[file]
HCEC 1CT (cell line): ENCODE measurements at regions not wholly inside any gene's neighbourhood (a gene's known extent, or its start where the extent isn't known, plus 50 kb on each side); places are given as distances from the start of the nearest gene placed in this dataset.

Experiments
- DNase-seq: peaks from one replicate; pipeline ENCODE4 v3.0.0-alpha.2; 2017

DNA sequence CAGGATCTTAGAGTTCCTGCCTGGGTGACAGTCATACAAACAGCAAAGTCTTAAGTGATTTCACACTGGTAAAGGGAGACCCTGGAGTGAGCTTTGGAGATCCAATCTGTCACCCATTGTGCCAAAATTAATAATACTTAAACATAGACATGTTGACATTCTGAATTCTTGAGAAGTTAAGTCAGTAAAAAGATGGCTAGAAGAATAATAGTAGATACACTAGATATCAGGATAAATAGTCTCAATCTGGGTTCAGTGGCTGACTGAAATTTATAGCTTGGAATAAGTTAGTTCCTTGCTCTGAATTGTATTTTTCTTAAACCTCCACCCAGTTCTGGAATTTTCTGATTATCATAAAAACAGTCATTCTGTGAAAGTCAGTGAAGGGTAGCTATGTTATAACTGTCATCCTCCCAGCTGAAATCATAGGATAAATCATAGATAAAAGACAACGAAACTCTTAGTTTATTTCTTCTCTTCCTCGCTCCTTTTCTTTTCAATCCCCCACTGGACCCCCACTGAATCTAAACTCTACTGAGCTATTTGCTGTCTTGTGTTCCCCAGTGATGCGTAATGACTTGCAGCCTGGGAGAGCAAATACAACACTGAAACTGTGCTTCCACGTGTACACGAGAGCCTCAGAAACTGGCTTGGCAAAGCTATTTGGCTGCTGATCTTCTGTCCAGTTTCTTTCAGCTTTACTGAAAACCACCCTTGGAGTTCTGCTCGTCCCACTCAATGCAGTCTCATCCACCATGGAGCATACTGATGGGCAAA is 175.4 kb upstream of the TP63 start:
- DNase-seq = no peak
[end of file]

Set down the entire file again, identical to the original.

HCEC 1CT (cell line): ENCODE measurements at regions not wholly inside any gene's neighbourhood (a gene's known extent, or its start where the extent isn't known, plus 50 kb on each side); places are given as distances from the start of the nearest gene placed in this dataset.

Experiments
- DNase-seq: peaks from one replicate; pipeline ENCODE4 v3.0.0-alpha.2; 2017

DNA sequence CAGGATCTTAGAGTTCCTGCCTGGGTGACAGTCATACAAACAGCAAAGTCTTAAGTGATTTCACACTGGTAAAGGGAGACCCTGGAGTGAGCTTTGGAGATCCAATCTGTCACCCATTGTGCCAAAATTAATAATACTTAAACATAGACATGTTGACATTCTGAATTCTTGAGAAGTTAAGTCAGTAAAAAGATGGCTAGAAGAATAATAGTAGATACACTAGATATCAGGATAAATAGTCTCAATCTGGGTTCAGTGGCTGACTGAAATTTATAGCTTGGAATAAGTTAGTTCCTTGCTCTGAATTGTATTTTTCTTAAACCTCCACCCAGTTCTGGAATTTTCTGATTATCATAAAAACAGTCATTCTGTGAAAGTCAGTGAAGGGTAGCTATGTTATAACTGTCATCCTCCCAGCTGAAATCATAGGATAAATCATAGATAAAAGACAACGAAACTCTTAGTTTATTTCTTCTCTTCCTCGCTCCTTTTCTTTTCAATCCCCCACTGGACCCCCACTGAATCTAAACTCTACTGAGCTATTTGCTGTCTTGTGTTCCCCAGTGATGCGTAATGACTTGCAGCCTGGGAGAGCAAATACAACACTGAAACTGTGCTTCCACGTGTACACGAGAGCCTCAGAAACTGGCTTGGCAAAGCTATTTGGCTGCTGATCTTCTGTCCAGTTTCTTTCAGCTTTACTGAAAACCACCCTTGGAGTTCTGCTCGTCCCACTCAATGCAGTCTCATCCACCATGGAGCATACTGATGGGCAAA is 175.4 kb upstream of the TP63 start:
- DNase-seq = no peak